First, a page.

Figure 4 illustrates the main potential exposure pathways for contaminants present in old sheep-dip sites, and shows how some of the pathways described above are interrelated. The specific pathways and their importance depend on the actual land use at an affected site and should be assessed on a site-specific basis.
Note that disused sheep dips only present a risk to human health and well-being if a complete pathway exists for the uptake of contaminants by the human body.
Exposure pathways from contaminated soil:
- Direct ingestion of soil by children
- Uptake by grazing animals
- Uptake into and deposition onto food crops
Exposure pathways from contaminated groundwater:
- Uptake into food crops
- Contamination of drinking water supplies
- Irrigation onto food crops
Exposure pathways from contaminated surface water:
- Impact on aquatic species
- Contamination of drinking water supplies
- Irrigation onto food crops
Secondary exposure pathways for people:
- Consumption of drinking water, animal product and food crops
Movement of contaminants:
- Erosion into surface water, leaching into groundwater, and re-deposition onto soil.
One of the main concerns with contaminated sheep-dip sites is that the chemicals used may pose a risk to people. Risks can be divided into short-term (acute or immediate) risks and long-term, low-level (chronic) risks. The following section is based on health and environmental risk assessments undertaken on a sample range of dip sites in New Zealand (Stage 6b Preliminary Report by Kim 2003). The main acute hazard found was the high arsenic levels at these sites. A typical concentration was 1000−3000 mg/kg, and at some sites the sampled concentrations reached 11,000 mg/kg, compared with the natural soil arsenic content of about 5 mg/kg for that locality. Immediate risks were identified for children and young livestock.
Human health risks
Young children may be at immediate risk from exposure to contaminants in soil when playing in and around an old sheep-dip site, for four main reasons.
- Concentrations of arsenic at old sheep-dip sites can occasionally exceed 11,000 mg/kg (background concentrations of arsenic in New Zealand soils typically range from 2 to 30 mg/kg).
- Children ingest more soil and dust than adults due to frequent hand-to-mouth activity.
- Some children exhibit pica [The word "pica" comes from the Latin word for magpie, a bird known for its large and indiscriminate appetite. Around 25 to 30 percent of children have an eating disorder called pica, which is characterised by persistent and compulsive cravings to eat non-food items.] behaviour, which involves the routine ingestion of significant quantities of non-food items.
- Children have a lower body weight than adults, meaning that an adult can tolerate ingesting more arsenic in total before being affected.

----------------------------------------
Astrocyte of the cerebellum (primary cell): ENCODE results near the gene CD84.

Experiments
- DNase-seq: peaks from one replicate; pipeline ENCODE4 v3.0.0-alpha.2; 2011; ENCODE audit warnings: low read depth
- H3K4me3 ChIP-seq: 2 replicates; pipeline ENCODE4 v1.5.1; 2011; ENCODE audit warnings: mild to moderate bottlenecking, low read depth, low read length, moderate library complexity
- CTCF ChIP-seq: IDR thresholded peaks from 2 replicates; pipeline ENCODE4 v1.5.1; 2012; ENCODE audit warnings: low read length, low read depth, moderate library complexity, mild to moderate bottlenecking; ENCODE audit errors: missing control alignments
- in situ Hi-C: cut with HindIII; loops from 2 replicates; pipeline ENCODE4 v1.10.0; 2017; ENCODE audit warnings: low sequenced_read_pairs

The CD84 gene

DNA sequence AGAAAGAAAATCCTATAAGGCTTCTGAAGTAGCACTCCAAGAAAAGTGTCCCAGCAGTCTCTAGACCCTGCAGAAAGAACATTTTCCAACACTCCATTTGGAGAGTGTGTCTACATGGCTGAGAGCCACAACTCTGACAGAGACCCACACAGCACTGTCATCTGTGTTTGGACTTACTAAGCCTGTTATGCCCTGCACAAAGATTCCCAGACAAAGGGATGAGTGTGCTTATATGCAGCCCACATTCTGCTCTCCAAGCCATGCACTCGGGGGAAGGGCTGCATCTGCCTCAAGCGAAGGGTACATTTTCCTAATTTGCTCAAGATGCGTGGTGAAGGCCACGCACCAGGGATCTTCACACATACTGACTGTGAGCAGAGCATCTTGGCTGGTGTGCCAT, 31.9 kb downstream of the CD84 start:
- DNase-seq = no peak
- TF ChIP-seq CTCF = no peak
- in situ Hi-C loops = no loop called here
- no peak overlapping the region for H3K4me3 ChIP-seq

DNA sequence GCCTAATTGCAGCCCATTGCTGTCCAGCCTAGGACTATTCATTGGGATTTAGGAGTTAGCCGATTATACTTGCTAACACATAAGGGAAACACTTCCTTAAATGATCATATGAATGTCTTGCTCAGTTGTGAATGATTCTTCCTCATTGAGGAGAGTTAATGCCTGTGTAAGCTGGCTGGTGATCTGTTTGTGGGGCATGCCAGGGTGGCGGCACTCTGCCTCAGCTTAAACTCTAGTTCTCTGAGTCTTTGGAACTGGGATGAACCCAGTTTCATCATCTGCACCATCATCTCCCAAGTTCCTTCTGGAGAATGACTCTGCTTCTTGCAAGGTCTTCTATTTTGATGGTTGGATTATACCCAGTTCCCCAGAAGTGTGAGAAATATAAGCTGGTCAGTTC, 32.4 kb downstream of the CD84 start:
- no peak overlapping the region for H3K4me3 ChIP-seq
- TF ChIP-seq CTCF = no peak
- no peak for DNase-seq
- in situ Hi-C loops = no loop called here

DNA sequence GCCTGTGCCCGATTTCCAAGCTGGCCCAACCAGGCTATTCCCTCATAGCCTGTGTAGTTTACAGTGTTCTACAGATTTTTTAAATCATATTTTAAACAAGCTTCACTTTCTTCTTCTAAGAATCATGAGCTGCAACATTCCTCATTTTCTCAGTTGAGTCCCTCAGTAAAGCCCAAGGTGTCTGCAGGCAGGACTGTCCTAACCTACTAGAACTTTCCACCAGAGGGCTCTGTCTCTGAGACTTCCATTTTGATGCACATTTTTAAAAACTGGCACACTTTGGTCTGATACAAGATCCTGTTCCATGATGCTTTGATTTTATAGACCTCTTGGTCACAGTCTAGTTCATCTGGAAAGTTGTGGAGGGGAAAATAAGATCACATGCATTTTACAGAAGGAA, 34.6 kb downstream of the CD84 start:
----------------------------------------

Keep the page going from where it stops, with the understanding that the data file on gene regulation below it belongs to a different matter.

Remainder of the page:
Disused sheep dips may also pose a physical risk for children if not fenced off. Accidental drowning from falling into dip vats containing liquid have been recorded in New Zealand. For these reasons, the risks posed by an old sheep-dip site to children need to be managed.
When a rural property containing an unrecognised (or unmanaged) sheep dip is subdivided, the relative risk of significant exposure to a small number of children increases even more. This is because one of the house lots will necessarily contain the former sheep dip, and adjacent lots may also contain some soil contamination. For a child living on such a property, the potential frequency and duration of exposure to the contamination is greater than on a farm, where a child is confined to a smaller wandering area. The risk of acute poisoning therefore increases substantially. For this reason, it is particularly important that territorial authorities properly manage old sheep-dip sites on properties that are being subdivided for residential and rural−residential use.
Chronic risk refers to long-term risks (eg, over 30 years) from lower exposure. As noted above, exposure to contaminants from disused sheep-dip sites can occur by several intake routes, which in order of importance are:
- ingestion of soil
- ingestion of home produce from around the old dip
- consumption of contaminated groundwater, surface water, or aquatic and wild foods
- inhalation (of either soil and dust, or volatilised contaminants)
- absorption through the skin (dermal absorption).
Usually, inhalation and dermal absorption are insignificant pathways compared with direct soil ingestion. An average child ingests approximately 100 mg of soil and dust per day through normal hand-to-mouth activity. Children with pica condition are particularly vulnerable because they are predisposed to eat soil, with a typical figure being approximately 5000 mg of soil per day. However, it should be noted that due to the potential for bioaccumulation, consuming eggs from chickens raised on-site may pose a greater risk to a child than soil ingestion.
Home-grown produce grown on contaminated soil can be contaminated through direct uptake into the plant from the soil, as well as adhesion of soil particles to the plant. The uptake depends on many factors such as soil pH, the extent of binding of the chemical to soil, or whether the chemical is similar to a nutrient for which the plant has an active transport mechanism. For example, zucchinis, pumpkins and carrots can accumulate organochlorines. In some cases, phytotoxicity may occur with high levels of arsenic contamination. In terms of human exposure at a specific site, ingestion of home vegetables can be a significant intake route. The extent of actual exposure, however, depends on someone eating vegetables or fruit from the contaminated area.
Guideline values for residential soils are designed to provide a good level of protection to ensure that long-term risks are tolerably low. A number of conservative assumptions (eg, taking into account all potential exposure pathways) and a typical exposure period of at least 30 years mean that these guideline values are also sufficient to protect against short-term risk.